Alive and Well
The waitresses are chatting in Russian. The food is Italian. There's a group of Argentineans in the corner, talking Spanish at full-speed. And Texan Tianna Hall is on stage singing classic American jazz, backed by a Norwegian guitarist and a Lebanese drummer. Yeah, this is Houston.
Actually, to be precise, this is Little Napoli (1001 Texas, 713-225-3900), a cozy cafe just across from the Post Rice Lofts. With its full bar, surprisingly varied menu, white tablecloths and view of the busy street outside, Little Napoli is what passes for a bistro in Texas. There's a tiny stage tucked in the corner, with live music three nights a week.
I'm sitting by the window, a basket of warm bread, a plate of sauted spinach and a platter of delicately arranged shrimp scampi in front of me. My friend Liz has come along with me -- supposedly for the music, but right now, all her attention's on the scampi.
The quartet, with Osama Raad on drums, Asle Roe on guitar, Steve Brown on upright bass and Tianna Hall on vocals, is in the middle of a set. Hall is singing a soft, slow, sexy version of Rodgers and Hart's "I Could Write a Book." Most of the restaurant is empty -- there are customers sitting at only a half-dozen tables -- but everyone is very attentive, and Roe's guitar solo midway through the song is followed by a healthy round of applause. As Hall eases into Duke Ellington's "Don't Get Around Much Anymore," a couple gets up to leave. By the time she's done with "Fly Me to the Moon," three more couples have gone. Now it's just us and the Argentineans.
"Let's see what they do with an empty room," I whisper to Liz. It's easy to play to an enthusiastic crowd. Who doesn't love the applause? But playing to an empty room is very, very different. There's no energy to feed off, no smiling faces to tell you you're doing a good job, just a smattering of polite applause. To their credit, the group keeps going with the same intensity and polish. Hall flirts her way through the Jobim classic "No More Blues" while Liz finishes off the scampi, sopping up the bits of remaining sauce with a crust of bread.
"We're going to take a break right now," Hall announces, "but we'll be back in just a few minutes. We're here until one o'clock, so stick around." The waitresses smile at each other and shrug as if to say, "We don't really have a choice, do we?"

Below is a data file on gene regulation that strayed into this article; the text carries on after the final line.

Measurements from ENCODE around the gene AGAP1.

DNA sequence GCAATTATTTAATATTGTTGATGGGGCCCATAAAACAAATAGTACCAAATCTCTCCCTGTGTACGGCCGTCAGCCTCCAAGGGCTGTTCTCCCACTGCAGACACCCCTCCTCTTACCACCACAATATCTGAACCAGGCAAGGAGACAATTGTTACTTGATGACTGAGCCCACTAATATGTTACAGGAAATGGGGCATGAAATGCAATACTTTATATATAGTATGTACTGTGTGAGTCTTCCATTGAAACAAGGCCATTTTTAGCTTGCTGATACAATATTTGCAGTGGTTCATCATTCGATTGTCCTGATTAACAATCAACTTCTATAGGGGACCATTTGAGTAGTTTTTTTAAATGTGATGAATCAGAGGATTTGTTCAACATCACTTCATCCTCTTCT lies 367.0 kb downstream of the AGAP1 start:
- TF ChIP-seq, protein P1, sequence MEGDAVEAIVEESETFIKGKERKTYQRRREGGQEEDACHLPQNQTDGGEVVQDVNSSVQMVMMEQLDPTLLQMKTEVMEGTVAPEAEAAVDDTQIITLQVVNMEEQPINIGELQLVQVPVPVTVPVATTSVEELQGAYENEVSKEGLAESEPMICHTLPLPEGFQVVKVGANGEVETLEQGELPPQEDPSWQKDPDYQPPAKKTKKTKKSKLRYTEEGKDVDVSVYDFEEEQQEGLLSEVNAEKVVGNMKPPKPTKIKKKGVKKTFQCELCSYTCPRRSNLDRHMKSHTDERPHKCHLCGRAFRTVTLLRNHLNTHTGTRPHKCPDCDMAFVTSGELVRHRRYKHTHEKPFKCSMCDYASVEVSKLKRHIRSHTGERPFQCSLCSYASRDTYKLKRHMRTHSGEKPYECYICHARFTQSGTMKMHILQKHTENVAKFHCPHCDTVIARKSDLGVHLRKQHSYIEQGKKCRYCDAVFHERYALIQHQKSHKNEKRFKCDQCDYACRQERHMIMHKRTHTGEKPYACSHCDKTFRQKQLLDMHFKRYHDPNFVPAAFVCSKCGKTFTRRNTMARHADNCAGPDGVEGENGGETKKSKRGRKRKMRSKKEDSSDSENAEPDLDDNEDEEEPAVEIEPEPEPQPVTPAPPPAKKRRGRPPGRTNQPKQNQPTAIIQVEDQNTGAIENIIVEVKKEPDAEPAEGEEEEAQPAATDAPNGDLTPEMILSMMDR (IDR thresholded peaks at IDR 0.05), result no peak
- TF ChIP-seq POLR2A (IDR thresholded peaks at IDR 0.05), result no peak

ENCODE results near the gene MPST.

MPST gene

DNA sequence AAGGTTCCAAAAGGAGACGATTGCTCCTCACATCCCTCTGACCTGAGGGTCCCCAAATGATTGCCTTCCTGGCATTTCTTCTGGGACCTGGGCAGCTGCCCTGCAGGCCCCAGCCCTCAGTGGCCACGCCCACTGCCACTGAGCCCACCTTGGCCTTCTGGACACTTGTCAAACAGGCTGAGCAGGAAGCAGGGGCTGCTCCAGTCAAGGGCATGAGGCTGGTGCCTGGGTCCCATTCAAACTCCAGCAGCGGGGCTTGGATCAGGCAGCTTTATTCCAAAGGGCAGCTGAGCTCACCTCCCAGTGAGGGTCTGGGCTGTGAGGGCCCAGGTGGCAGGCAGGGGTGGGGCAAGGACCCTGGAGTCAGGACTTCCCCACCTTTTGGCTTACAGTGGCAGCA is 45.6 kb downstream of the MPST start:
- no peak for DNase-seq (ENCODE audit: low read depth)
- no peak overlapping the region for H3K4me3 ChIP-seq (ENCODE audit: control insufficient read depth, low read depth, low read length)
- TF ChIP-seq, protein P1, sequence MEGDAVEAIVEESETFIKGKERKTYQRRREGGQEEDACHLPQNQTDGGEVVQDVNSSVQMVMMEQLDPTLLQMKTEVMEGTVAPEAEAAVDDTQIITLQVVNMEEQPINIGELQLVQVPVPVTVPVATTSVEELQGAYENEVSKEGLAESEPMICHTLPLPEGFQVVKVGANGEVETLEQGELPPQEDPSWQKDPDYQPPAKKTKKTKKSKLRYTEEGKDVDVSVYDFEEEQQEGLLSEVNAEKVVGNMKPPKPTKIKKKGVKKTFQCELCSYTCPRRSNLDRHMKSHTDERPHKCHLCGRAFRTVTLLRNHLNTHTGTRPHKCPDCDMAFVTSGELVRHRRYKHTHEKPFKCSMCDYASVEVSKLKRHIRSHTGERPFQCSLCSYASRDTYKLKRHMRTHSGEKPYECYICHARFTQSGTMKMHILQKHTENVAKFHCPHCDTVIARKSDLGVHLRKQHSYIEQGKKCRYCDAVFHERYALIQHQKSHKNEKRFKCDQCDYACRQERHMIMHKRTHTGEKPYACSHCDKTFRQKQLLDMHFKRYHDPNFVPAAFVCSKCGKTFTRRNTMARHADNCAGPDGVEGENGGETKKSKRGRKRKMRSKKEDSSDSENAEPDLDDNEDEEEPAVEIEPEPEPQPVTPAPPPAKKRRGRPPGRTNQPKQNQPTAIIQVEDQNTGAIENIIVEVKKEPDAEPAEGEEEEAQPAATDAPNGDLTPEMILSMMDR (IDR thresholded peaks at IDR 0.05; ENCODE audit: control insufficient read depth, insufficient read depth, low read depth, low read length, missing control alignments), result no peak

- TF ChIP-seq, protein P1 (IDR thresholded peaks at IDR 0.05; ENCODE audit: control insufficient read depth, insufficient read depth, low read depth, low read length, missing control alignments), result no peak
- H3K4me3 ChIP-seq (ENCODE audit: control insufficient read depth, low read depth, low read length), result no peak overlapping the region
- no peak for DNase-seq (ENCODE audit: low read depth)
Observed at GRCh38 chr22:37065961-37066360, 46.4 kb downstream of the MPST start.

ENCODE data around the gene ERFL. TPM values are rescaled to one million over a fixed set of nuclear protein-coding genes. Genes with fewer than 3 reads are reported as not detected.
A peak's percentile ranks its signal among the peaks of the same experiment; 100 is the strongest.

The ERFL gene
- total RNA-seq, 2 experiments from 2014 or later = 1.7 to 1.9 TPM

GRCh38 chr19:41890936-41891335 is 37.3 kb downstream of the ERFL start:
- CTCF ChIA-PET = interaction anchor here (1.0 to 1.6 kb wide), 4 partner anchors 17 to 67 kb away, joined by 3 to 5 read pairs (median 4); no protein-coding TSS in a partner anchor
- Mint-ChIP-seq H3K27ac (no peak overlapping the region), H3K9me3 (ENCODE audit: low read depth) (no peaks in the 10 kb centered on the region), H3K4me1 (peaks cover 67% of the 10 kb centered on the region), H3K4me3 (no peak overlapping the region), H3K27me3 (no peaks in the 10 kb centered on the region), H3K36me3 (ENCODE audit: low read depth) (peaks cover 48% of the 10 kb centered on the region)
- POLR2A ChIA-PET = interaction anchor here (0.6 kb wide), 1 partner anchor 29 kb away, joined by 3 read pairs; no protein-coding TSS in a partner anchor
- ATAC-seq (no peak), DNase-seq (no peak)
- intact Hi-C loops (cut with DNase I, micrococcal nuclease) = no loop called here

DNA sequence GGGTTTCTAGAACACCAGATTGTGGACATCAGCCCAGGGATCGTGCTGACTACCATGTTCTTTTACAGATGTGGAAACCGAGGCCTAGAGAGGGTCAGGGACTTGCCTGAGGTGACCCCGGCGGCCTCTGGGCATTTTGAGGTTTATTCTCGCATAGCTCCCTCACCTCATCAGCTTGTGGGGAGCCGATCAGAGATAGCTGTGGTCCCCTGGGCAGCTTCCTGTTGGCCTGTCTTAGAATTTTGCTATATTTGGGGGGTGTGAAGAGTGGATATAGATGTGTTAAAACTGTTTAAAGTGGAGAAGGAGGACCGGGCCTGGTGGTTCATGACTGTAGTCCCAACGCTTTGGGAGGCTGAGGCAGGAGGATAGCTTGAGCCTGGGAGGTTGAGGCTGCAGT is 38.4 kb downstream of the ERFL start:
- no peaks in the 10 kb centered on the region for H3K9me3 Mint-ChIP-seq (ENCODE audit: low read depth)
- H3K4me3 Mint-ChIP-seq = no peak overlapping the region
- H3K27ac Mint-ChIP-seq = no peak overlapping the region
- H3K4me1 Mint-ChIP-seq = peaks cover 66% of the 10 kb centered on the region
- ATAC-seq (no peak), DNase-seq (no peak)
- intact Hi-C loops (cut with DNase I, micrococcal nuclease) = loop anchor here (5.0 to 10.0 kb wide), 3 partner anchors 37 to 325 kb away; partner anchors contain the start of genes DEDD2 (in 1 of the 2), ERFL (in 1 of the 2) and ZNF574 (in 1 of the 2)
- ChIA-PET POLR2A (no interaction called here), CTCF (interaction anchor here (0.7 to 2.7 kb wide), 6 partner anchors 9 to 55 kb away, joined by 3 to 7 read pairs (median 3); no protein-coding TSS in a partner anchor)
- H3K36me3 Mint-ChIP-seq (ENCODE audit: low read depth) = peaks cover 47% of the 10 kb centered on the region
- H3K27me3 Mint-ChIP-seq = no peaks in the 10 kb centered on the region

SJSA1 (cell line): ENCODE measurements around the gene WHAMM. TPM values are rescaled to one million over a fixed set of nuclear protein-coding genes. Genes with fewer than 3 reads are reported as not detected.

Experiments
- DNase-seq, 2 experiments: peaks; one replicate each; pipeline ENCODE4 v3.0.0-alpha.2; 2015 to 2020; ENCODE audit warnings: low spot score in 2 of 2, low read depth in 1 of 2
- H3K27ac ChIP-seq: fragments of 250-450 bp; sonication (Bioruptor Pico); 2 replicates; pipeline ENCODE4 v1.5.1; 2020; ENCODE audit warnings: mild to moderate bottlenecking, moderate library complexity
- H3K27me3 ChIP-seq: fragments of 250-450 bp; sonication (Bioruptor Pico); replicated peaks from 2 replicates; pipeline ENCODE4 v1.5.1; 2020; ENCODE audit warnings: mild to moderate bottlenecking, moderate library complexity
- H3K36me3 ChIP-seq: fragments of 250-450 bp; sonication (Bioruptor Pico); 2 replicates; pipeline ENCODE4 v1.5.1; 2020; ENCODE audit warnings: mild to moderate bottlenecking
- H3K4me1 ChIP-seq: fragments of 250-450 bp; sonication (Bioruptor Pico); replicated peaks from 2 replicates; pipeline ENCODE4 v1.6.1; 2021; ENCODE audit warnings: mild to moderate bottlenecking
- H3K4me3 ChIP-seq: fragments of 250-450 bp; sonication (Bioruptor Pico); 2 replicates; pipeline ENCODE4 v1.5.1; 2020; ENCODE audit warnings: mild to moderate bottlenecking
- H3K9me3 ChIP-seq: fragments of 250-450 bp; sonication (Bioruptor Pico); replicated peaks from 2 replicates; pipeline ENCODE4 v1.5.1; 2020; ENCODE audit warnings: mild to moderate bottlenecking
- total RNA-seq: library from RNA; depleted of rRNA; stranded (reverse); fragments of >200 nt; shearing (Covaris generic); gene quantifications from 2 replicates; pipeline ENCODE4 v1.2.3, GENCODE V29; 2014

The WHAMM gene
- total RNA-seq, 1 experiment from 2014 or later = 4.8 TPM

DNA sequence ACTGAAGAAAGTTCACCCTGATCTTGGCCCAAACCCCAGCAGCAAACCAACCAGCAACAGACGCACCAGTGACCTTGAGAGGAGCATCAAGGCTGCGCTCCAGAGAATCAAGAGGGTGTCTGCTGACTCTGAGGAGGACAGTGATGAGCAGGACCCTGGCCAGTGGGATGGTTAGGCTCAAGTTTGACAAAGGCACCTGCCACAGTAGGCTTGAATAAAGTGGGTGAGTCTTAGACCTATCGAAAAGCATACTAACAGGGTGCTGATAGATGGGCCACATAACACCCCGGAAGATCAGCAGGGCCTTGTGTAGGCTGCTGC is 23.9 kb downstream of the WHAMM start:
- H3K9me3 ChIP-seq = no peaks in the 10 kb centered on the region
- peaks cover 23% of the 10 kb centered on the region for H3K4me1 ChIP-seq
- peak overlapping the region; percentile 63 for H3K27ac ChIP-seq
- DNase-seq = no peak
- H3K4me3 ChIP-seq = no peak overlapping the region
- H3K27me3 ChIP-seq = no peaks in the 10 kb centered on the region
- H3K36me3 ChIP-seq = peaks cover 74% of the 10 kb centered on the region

Since the Argentineans are still having an animated conversation in mile-a-minute Spanish, Raad and Hall wander over to our table. After a round of introductions, I get straight to it with Hall: "Why are you singing jazz? Everyone tells me it's dead in Houston."
"Who said that?" Hall looks honestly surprised. "It's not dead. I work six nights a week singing jazz. Believe me, it's not dead by a long shot."
I look around the room, with all the empty tables. Hall catches my meaning. "This is a little slow tonight, because it's our first night here. But wait until people know that we're here, it will pick up. Really, there's a big jazz audience in Houston. Whoever told you jazz is dead, lied."
Hall goes on to tell me that she's been singing jazz for less than a year and a half. She was studying opera and performing in musical theater around town when Paul English saw her and said, "You need to be a jazz singer." Hall took his advice and started retraining her voice and learning standards.
I'm surprised. Hall has solid chops, natural phrasing and her own style. She's not just repeating Ella Fitzgerald or Sarah Vaughan recordings note per note, the way most other singers "learn" jazz. The group's been playing straight-ahead jazz, not the jazzed-up pop or R&B that passes for jazz at other clubs around town. We chat for a few minutes until Roe steps back on stage, Hall's cue that the next set is about to start. She gets up to leave and then pauses, "You tell whoever thinks jazz is dead that we'll be here every Saturday night. Tell them to come on over."
"I'll do that," I promise. "I'll do exactly that."
To find out more about the Osama Raad Quartet featuring Tianna Hall, visit www.OsamaRaad.com.
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